assessment arrangements. Accessibility legislation is also showing that different modes
of assessment might be required for students with different needs.

Some flexibility and personalisation already exist in HE. Students are often able to select
topics for project work and they sometimes have choice about when they can take an
online test (timing). In portfolio assessment, students are asked to choose what content
to put forward for assessment to evidence their achievement. Another strategy is to
involve students in adding their own criteria to those provided by the teacher when
engaging in project work (with assessment being based on both sets).

Choices of this kind are often only available in later years of study, however, they could
be brought into the first year if the goal is to motivate and empower students. A key
issue raised here concerns comparability of standards - flexibility should not allow
students to avoid studying critical areas of the defined curriculum. On the contrary,
rigorous assessment of learning outcomes should continue where appropriate, but
flexibility in formative opportunities is critical where it helps students to develop the skills
required to achieve those outcomes (see principle 5, page 35 for a discussion of
summative assessment).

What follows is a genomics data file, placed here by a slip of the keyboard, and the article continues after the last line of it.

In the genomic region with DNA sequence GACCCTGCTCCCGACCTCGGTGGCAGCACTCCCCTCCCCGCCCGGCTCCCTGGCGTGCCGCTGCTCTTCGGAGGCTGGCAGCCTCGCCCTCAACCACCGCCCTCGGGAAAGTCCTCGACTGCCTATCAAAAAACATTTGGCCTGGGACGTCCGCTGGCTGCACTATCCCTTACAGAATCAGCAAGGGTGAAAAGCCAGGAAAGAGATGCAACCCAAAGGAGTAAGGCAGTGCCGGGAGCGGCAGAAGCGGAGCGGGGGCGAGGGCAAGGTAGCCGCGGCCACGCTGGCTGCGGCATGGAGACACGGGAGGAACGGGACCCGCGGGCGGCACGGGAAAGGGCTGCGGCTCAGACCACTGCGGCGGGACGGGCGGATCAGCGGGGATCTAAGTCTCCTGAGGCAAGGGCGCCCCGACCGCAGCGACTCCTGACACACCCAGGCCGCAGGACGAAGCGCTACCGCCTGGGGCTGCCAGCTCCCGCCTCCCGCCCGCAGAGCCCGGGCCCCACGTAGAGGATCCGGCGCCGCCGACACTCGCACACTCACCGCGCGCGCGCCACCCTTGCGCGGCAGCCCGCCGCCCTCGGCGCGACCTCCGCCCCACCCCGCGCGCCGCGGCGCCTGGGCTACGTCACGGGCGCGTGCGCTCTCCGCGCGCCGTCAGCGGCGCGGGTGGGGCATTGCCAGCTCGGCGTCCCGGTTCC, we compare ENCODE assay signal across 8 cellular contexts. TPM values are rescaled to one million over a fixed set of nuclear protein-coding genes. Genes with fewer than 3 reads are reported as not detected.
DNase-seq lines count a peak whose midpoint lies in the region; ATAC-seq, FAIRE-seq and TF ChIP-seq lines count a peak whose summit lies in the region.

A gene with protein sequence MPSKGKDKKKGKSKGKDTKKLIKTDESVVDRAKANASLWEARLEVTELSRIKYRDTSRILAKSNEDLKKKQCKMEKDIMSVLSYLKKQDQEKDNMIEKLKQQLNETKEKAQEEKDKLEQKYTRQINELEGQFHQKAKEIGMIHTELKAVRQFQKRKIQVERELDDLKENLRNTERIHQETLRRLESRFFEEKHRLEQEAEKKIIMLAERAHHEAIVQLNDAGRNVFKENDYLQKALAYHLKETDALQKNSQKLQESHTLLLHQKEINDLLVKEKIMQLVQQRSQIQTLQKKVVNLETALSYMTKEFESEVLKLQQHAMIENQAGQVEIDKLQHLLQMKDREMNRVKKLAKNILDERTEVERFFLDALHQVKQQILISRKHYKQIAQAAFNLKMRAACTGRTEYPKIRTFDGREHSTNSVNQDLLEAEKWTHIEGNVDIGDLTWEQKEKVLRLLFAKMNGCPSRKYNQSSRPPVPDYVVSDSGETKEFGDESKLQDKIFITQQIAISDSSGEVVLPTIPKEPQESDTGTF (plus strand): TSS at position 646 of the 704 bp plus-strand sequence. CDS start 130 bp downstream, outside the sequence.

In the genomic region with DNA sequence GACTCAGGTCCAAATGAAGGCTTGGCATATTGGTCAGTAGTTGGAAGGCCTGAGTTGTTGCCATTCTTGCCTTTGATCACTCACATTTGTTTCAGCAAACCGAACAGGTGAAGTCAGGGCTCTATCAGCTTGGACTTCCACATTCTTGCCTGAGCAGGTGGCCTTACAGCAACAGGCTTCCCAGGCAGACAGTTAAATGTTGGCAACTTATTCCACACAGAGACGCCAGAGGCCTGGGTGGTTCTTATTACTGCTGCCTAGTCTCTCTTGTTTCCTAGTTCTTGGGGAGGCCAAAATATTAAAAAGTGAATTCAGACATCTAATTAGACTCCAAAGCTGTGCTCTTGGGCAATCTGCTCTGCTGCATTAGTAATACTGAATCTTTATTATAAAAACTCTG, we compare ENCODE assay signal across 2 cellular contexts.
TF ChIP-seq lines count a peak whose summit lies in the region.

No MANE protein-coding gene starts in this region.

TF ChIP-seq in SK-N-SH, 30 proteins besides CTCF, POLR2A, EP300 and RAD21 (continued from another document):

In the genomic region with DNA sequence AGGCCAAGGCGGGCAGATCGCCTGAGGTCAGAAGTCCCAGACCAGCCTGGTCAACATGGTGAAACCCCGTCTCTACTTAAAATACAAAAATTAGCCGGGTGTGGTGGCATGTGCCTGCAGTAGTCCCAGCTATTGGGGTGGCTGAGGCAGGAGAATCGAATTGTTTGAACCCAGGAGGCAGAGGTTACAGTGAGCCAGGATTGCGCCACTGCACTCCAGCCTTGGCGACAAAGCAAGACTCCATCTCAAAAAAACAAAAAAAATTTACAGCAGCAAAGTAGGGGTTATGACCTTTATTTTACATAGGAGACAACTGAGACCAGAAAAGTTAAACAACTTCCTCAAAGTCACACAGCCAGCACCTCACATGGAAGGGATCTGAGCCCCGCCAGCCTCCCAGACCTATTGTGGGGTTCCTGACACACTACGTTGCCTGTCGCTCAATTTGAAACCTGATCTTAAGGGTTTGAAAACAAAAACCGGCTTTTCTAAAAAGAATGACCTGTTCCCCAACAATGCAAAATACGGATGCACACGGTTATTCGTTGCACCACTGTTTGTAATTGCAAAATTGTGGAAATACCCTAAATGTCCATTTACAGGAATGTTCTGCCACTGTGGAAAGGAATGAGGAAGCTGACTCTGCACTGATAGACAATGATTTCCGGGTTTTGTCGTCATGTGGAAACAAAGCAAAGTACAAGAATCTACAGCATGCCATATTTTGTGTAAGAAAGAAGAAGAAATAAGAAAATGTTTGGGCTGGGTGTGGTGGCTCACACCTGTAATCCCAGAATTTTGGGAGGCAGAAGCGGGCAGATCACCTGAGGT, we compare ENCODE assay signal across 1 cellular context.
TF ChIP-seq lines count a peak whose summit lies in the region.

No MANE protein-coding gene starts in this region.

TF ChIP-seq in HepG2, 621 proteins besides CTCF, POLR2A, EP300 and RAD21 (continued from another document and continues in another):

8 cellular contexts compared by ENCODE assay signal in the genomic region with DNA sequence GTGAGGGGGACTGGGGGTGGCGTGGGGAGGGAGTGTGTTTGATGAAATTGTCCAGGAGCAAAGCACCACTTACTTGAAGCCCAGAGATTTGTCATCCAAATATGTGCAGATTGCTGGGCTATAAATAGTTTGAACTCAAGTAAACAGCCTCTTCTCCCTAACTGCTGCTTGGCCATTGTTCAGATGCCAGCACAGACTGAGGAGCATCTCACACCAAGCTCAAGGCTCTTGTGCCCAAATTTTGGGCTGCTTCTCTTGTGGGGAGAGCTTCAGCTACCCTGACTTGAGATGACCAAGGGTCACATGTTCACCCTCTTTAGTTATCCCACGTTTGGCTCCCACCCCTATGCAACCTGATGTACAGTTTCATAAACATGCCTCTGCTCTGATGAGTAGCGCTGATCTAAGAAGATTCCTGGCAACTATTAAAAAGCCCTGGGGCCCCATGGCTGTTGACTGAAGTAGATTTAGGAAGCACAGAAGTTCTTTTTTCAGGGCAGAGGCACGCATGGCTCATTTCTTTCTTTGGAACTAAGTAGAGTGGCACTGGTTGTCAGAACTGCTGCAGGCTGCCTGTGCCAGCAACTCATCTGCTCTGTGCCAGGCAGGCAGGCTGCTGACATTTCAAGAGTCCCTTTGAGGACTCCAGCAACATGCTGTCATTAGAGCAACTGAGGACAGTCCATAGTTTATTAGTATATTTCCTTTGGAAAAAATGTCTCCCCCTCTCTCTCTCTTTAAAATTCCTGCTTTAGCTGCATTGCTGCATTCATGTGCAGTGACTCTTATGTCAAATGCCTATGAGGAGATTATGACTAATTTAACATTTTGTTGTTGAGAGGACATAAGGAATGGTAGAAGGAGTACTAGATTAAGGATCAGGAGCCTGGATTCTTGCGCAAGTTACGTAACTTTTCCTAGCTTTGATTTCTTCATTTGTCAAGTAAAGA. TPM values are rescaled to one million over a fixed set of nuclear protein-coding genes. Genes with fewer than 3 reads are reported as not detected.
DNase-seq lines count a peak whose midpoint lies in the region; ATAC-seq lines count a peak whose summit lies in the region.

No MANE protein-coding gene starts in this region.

38

First year experience

Page 83

8 Appendix

QQuuaalliittyy EEnnhhaanncceemmeenntt TThheemmeess FFiirrsstt YYeeaarr EExxppeerriieennccee rreeppoorrttss

Sector-wide discussion projects:

Gordon, G (2008) Sector-wide discussion: the nature and purposes of the first year

Kochanowska, R and Johnston, W (2009) Student expectations, experiences and reflections
on the first year

Practice-focused development projects:

Bovill, C, Morss, K and Bulley, C (2008) Curriculum design for the first year

Nicol, D (2009) Transforming assessment and feedback: enhancing integration and
empowerment in the first year

Black, FM and MacKenzie, J (2008) Peer support in the first year

Miller, K, Calder, C, Martin, A, McIntyre, M, Pottinger, I and Smyth, G (2008)
Personal Development Planning in the first year

Knox, H and Wyper, J (2008) Personalisation of the first year

Alston, F, Gourlay, L, Sutherland, R and Thomson, K (2008) Introducing scholarship skills:
academic writing

Whittaker, R (2008) Transition to and during the first year

78

First year experience

Page 84